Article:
You get ignored after years of brilliant work. And then, due to a fluke hit single, you ride out out the rest of your career veering between the occasionally very good and the mostly disappointing.
Ray Davies has been quite curmudgeonly of the years, and would have trouble admitting to the latter half of my scenario. But let’s face it. For the Kinks, “Lola” is that hit single.
Anyway, in early 1970 the Kinks have a big hit with “Lola” - their first in years. So what does Ray do? He bites the hand that (finally) feeds him by doing a concept album about the hardships of stardom. (Of course, Ray’s the kind of guy who’d do a concept album just because he had a really good sandwich.)
The full title is Lola vs. Powerman and the Money-go-round, Part One, and as good as it is, I’m glad he quit while he was ahead and didn’t go for a Part Two.
Once an underappreciated band gets some love, every new record is hyped as some kind of masterpiece. Having been burned by this more than once, I held off on getting Lola for many years, finally giving in once they remastered it. And they throw in the soundtrack to Percy as a bonus!
So how is the sandwich, you ask?
Lola vs. Powerman and the Money-go-round, Part One
Lola has a very good batch of songs, and a couple of brilliant ones. Even after his peak Ray was always smart enough to have at least one brilliant song on each album.
And with the remastering, we get to hear the resurgence of the band itself, and how the banjo and piano complement the guitar on “Lola”, and how Little Brother Dave’s sometimes grating harmonies are spot on here. And no horns, thank god.
On that count, this could be their best record.
Other highlights include:
“Apeman”, of course.
“Get Back In Line” Even though Ray must have just seen “On the Waterfront”, it’s undeniably beautiful.
The funny, cynical “Top of the Pops”:
Might even end up a Rock and Roll God!
Might turn into...
A steady job!
Dave’s sweet, soulful “Strangers”.
Ray’s not as sweet, but just as soulful “A Long Way from Home”.
The band interplay on “Denmark Street”.
And how Ray sings the lines We are right, And they are wrong on “Got to Be Free”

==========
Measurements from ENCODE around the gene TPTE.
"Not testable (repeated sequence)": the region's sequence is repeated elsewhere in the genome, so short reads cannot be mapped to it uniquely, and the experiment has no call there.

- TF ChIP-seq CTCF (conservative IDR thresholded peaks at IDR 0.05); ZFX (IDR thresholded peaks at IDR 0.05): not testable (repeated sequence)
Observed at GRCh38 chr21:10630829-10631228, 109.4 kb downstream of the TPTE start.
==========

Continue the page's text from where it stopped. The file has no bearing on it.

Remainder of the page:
So how does this sandwich compare to other Kinks sandwiches?
Well, here are my favorite Kinks albums:
- Face to Face - One of the best albums of the 60s
- Something Else - Almost as good
- Village Green Preservation Society - Almost as good
- Muswell Hillbillies - Many excellent songs but too much music hall orchestration
- Everybody’s in Showbiz - Songwriting a little weaker worse, but a great live set
- Preservation: Act 1 - Songwriting a little stronger, but those damn horns again!
- Arthur - A bit overrated, but with two undeniable masterpieces ("Victoria", "Shangri La")
As for the Compilations:
- The Kinks Kronikles - One of the greatest compilations of all time.
- Greatest Hits - surprisingly hit or miss, but mostly hit
- The Great Lost Kinks Album - B sides and singles, and surprisingly excellent
So if Lola doesn’t hit the stratospheric heights of their best early stuff, it is still entertaining from beginning to end, and thus nudges out Muswell Hillbillies slightly.
“End of the Line”
The soundtrack to Percy - a dated exploitation film - should really suck but when looked at overall it almost holds up. Again, Ray comes through with three excellent songs, and then pads it with variations of “Lola” and “Apeman”. The instrumentals are a bore of course but it's not a terrible album by any means.
“All God’s Children”
The overall package still gets an A- because you came for Lola, and the good cuts on Percy should be considered a bonus.